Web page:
5. 16

    Kim P. says

    I had no idea the landscape was so diverse. It obviously has a great influence on the cooking. Now I am even more curious to learn more!

  6. 18


    A friend of ours lived here several years ago. When he talks about Azerbaijan, he does so with emotion. This cookbook is intriguing and might be a must purchase for me. Thanks Jenny!

  7. 22

    Jan Scholl says

    When my grandson was barely walking, we went to an Eastern European eatery in Michigan and he asked for rice. It was yellow rice made with Saffron! Now he always asks for it that way-don’t give him white rice! So for his 3rd year, I got him a globe and we pick a place to learn something about. Imagine his grin when I said Azerbaijan had a nation rice dish using Saffron! He asked if he can go there and how long the plane ride is. I told him someday he can visit wherever his stomach takes him.

  8. 25

    Angie W says

    I’ll be completely honest and say that I learned that this was a country today. I have no idea what sand my head has been stuck in, but I hadn’t even heard of this country until I saw this post. I am so intrigued to see what their food is like!

  9. 26

    Tamara Mitchell says

    I just listened to her interview with Evan Kleinman. The food sounds fascinating and delicious.

  10. 27

    Elizabeth Simpson/Mabel Beachy Simpson says

    The cooking and the region are unknown to me. But I have a clue now as it was beautifully described as east and west meet middle eastern, Mediterranean, and Eastern Europe.

  11. 28

    Angie W says

    Seriously, I’m still amazed that I had no idea what Azerbaijan is. How embarrassing! You can be sure that I’ve thoroughly looked it up now and am fully up to speed on the country. 🙂

  12. 30

    Angie W says

    Those blistered peppers on the cookbook cover keep making my mouth water each time I come to this post!

    • 31

      Elizabeth Simpson/Mabel Beachy Simpson says

      Sounds like California with sea, mountains and flatlands in between with a cultural mix of heritages contributing to the foods eaten. I would love it!

  13. 32

    Jessica says

    After visiting Istanbul I became fascinated with the food. I would live to learn more about the influence and mixing with other cuisines in the region.

  14. 34

    Karen says

    Nine out of 11 existing climate zones are present in this small country! This is from semi-artic to tropical. If the recipes are as good as the Shekerbura and Baklava look, think I would be using cookbook a lot.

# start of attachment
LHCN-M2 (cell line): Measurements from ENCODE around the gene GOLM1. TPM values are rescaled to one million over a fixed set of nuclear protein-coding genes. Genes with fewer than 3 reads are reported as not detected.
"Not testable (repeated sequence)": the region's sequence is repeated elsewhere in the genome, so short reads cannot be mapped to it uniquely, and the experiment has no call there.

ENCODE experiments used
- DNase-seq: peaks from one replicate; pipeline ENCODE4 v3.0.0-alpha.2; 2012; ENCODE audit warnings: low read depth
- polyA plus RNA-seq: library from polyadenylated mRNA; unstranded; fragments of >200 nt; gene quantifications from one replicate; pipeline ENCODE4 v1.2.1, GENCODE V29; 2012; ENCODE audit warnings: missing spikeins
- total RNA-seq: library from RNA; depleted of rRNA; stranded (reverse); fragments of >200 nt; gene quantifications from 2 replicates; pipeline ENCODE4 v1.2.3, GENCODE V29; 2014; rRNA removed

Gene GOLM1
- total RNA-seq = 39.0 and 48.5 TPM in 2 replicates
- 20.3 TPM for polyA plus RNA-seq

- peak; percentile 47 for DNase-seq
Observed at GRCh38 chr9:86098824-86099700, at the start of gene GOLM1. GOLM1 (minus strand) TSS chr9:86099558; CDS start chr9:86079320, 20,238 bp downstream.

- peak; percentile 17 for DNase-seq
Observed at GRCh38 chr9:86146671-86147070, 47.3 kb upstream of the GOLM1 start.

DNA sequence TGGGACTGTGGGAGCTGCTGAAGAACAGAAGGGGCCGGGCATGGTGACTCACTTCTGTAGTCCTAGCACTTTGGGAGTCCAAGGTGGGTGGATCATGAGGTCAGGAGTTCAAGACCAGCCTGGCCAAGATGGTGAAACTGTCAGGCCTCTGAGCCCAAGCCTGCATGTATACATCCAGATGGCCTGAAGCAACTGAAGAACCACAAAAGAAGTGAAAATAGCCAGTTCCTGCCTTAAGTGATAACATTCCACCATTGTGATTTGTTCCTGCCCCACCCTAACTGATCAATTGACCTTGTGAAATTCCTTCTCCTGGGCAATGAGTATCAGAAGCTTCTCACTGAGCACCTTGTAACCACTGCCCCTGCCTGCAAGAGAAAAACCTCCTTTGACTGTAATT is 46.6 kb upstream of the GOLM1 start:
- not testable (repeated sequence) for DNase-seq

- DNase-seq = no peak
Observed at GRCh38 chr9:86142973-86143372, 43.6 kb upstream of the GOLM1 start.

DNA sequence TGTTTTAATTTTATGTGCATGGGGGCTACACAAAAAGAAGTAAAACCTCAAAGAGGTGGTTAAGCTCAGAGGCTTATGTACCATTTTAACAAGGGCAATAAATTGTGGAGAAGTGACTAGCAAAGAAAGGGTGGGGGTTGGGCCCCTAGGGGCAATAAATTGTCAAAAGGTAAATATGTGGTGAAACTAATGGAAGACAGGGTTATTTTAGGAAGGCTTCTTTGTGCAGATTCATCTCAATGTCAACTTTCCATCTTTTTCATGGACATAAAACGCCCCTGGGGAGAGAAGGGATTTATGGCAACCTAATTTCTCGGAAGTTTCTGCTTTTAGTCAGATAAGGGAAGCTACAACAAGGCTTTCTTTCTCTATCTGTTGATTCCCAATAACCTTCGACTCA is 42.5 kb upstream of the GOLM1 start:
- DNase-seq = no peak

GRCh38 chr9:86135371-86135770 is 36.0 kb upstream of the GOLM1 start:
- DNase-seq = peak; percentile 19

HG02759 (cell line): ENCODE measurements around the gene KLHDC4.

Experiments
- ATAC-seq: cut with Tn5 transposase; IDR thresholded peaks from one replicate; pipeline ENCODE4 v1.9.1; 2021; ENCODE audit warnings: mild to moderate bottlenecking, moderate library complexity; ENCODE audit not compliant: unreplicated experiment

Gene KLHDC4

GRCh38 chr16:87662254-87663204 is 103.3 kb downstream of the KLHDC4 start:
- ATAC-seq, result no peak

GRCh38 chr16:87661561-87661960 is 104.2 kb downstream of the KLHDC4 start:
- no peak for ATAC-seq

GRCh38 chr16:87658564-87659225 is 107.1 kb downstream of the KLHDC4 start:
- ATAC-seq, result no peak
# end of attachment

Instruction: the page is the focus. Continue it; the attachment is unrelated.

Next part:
15. 42

    Armymum says

    Again this is a country/culture I know very little about….and would love to learn more….I like the concept of Novruz, and have always looked forward to the Spring Equinox as a time of renewal (and warmer weather and longer days), so having that as the start of “New Year” and cleaning everything out (Hello Spring Cleaning & open windows!!!) makes perfect sense to me….

  16. 46

    Angie White says

    I didn’t even read the comment above mine when I posted yesterday but just noticed today that I posted almost the exact same thing. Ha!

  17. 48

    Ashley Grace says

    This cookbook looks gorgeous and it discusses a part of the world I don’t know enough about!

  18. 49

    Elizabeth Simpson/Mabel Beachy Simpson says

    Shared on Twitter, my Facebook page and saved to my Pinterest account under cookbooks

  19. 50

    Elizabeth Simpson/Mabel Beachy Simpson says

    This area sounds like a culinary melting pot where so many different cultures meet and share food and cooking styles

  20. 51

    Debbie says

    I visited Azerbaijan 18 years ago but I didn’t appreciate the culinary diversity of the country then.

  21. 52

    Agnieszka says

    I haven’t thought about filling dough with nuts. I am from Poland and we put various things into pierogi, buy never nuts. I will have to try that one day.

  22. 54


    I especially enjoyed this review! I learned about Novruz celebration and koncha trays. It would be wonderful to see the festivities in person there. And what beautiful pastries!

    I would love to own this cookbook.

  23. 57

    Joan says

    I learned that every important occasion in Azerbaijan has a culinary tradition attached. This sounds like a fun read as well as to cook from.

  24. 63

    Elizabeth Simpson/Mabel Beachy Simpson says

    So much culinary traditions that make this country. I am intrigued!

  25. 70

    Allison Cofone says

    As someone else noted, I learned that this fascinating little country exists — and man, it is loaded with big flavors!!

  26. 73

    Melissa Linkinhoker says

    I love that all these influences converged for this. I went to her website and I have already tried the radish and carrot salad with my the over abundance of radishes from my garden

Leave a Reply

Your email address will not be published. Required fields are marked *